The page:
More Skype Coaching

‹-- PreviousNext --›

Cleftomania on the small screenCleftomania on the small screenSince my post back in February about working with the quartet Cleftomania in Portugal using Skype, I have continued to have regular sessions with them - about once a fortnight up until the Spanish Association of Barbershop Singers convention in April, and once a month since then. As the initial shock to the system of the new medium has receded, and we have slipped into a sense of routine, I have started to notice some rather more subtle idiosyncrasies of the experience and their effect on what we do and how we do it.

For instance, our session last week was the first in which we had a glaring disparity of climate. The quartet were in very light summer clothes, and clearly feeling very warm in the Portuguese summer. Back in the UK, we were still in the cold, wet weather that has dominated our spring (except for that one glorious week in May!). You don't notice how you match pace and style of movement with the people you're with in the context of temperature until you find yourselves in such radically different environments. I expect they found seeing me swathed in layers of warm clothing as subliminally incongruous as I found seeing them having to fan themselves.

I'm also having to find work-arounds for standard parts of my coaching technique that are disrupted by the occasional dissociation of sound and video. I routinely use gesture in conjunction with vocal demonstration to communicate ideas - but the effectiveness of this relies upon the stroke of the gesture arriving with the part of the demonstration that it refers to. Delay it by a second and it loses its meaning - or, worse, confuses the meaning.

We got by with a combination of verbal explanation followed by vocal demonstration, but losing the conceptual input of gesture did make the process less efficient. This has led me to start giving the quartet gestures to do while they sing, to place the coordination of musical and gestural ideas literally in their hands. This is a technique I would usually use more with larger choral groups than small ensembles: as well as aiding learning, it helps me as a coach diagnose how well individuals in a large group have grasped an idea or technique. But with the more subtle forms of interpersonal coordination disrupted, this kind of 'louder' coaching tactic is one way to bridge the gap.

The temporal glitches and loss of detail also slows the coaching process down. Not only do we have to be more explicit in verbal communication of both instructions and questions in the absence of meaningful gesture, but there is simply that extra bit of delay in each direction. And this has the greatest impact in the final third of a session, where I would typically be ramping up the intensity of the coaching. As Dan Coyle has shown, it is the frequent and repeated firing of neurons that seriously builds skill, so a coaching style that involves frequent repetitions of an action with the most efficient possible refinements from the coach in between will have the greatest impact. With the current limitations of technology, it is simply not possible to achieve the same level of intensity as you can face-to-face.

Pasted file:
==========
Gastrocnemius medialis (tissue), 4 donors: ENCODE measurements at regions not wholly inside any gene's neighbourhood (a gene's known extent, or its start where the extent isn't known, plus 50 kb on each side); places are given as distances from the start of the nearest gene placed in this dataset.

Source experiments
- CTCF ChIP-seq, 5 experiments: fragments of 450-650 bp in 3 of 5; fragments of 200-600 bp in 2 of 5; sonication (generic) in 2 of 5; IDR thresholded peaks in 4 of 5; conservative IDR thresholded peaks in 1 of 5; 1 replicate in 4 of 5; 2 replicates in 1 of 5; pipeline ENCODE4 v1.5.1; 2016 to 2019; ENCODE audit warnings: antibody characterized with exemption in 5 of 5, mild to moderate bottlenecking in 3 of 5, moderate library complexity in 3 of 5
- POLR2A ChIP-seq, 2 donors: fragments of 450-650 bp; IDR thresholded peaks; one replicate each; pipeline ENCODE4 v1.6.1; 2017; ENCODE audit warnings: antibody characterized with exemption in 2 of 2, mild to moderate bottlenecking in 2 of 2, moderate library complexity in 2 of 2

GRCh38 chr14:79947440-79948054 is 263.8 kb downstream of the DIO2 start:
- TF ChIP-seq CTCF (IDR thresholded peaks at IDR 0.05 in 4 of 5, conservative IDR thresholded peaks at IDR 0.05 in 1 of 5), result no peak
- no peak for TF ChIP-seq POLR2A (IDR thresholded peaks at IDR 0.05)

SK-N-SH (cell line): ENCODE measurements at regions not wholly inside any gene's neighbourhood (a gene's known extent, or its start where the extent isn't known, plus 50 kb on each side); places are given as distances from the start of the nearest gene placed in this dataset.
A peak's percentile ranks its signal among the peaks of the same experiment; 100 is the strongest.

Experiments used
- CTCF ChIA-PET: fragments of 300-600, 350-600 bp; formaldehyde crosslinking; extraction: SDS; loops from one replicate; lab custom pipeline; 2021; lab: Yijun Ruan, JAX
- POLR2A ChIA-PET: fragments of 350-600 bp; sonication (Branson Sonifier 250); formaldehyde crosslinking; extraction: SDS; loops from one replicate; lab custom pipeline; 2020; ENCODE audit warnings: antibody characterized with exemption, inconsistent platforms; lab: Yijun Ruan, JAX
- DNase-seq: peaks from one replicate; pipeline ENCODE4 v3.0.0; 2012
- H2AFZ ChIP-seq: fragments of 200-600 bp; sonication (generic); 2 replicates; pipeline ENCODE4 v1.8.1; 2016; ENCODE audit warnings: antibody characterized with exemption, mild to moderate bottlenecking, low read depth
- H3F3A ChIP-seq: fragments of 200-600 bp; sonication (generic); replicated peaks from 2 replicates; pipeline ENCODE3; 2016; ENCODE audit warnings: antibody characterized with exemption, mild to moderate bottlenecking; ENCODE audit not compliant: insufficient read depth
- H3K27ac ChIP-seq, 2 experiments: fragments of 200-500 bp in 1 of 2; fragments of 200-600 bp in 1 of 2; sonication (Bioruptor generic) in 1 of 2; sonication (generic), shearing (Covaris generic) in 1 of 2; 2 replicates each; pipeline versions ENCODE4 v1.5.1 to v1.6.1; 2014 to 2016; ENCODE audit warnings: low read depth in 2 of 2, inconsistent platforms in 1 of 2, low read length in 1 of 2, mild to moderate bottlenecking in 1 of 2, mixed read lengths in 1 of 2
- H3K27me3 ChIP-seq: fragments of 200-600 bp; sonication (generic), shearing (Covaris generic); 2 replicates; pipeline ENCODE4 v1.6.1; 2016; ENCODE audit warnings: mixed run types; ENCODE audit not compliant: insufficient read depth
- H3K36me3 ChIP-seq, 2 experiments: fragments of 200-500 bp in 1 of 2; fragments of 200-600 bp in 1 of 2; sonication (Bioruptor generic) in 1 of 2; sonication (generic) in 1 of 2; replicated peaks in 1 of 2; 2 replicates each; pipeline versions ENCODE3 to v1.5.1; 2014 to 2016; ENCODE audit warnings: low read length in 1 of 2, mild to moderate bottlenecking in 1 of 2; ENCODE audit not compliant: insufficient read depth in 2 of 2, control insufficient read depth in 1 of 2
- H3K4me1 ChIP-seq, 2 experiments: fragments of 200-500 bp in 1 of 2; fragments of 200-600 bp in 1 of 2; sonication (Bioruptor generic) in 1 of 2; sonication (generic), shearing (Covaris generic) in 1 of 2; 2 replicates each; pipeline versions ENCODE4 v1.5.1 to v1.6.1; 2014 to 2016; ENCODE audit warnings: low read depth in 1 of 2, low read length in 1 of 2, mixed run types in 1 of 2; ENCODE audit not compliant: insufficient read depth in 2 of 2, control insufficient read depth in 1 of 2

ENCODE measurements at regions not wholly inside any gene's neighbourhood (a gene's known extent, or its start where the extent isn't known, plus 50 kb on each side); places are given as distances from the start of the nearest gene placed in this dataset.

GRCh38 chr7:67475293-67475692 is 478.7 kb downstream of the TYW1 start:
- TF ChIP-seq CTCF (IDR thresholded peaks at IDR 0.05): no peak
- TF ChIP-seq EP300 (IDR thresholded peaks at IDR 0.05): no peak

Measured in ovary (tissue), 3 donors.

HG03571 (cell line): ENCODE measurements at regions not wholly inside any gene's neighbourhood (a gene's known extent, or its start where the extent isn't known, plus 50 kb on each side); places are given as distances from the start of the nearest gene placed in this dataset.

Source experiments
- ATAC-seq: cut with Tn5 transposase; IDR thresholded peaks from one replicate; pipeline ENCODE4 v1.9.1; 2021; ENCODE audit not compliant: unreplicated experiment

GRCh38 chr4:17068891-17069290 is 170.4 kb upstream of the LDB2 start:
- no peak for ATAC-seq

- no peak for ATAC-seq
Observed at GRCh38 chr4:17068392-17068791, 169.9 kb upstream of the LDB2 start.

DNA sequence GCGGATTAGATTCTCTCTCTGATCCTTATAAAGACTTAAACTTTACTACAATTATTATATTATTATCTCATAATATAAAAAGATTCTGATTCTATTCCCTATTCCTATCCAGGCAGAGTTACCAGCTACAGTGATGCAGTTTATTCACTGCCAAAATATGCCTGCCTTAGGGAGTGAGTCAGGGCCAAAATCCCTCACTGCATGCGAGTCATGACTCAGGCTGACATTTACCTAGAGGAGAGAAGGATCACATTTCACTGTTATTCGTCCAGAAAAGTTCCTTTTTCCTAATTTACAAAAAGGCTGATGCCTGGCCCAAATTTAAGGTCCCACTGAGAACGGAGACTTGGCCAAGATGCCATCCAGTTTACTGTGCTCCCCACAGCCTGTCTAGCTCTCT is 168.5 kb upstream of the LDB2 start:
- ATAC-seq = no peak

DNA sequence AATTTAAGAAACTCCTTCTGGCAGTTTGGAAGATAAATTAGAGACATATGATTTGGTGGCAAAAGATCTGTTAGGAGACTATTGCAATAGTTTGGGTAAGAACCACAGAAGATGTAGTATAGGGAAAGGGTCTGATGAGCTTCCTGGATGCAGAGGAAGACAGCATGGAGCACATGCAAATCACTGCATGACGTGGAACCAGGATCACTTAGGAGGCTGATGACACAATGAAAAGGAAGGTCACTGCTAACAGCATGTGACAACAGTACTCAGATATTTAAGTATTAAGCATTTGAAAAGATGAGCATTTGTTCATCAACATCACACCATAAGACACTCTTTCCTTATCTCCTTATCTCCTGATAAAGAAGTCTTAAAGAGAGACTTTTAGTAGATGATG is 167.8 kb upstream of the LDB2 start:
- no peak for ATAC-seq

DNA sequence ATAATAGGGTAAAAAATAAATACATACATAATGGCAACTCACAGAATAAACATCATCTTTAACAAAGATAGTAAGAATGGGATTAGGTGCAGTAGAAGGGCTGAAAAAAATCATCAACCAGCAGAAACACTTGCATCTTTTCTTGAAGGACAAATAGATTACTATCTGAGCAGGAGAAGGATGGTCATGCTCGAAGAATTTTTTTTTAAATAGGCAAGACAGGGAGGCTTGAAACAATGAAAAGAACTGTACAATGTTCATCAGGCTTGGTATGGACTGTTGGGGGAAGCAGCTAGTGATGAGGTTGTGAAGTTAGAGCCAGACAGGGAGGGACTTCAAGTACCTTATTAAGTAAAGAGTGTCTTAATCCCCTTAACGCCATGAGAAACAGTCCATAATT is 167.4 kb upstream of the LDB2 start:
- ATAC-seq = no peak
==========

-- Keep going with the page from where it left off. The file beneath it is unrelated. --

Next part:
Of course, I don't suppose anyone would expect that. And the technology does of course have the huge advantage that it allows a regime of regular sessions of an hour which is normally only possible with very local travel. So let's not be ungrateful.

There is also one area where seeing the whole quartet on a small screen actually makes things easier than having them life-size in front of you. This is where you're dealing with the visual unit: the focus of gaze, interaction between the singers, extent and congruity of bodily movement. With real people in front of you, you can't actually see the whole ensemble at once without moving a goodly distance away - further away than you'd usually coach from for sure, and not always even possible in a typical quartet rehearsal space.

But on a small screen, you can encompass the whole group at a glance, and you see very clearly the difference that small changes to stagecraft make to the visual ensemble. And you also have the advantage that Skype gives you a real-time image of how you are looking to the people you're talking (or indeed singing) to, so the quartet also gets to witness the effects of the changes. This wasn't something I was even aware of as being a difficulty in normal coaching until I discovered the specific way that Skype makes it easier!

Hi Liz,
I don't think I'd seen these two blogs before! Either that or my dementia is worsening...
Very interesting reading thanks.

Better late than never I guess!

Not all forgetfulness is dementia, mind you. Or I'd have been senile from about age 17...

Archive by date

Syndicate content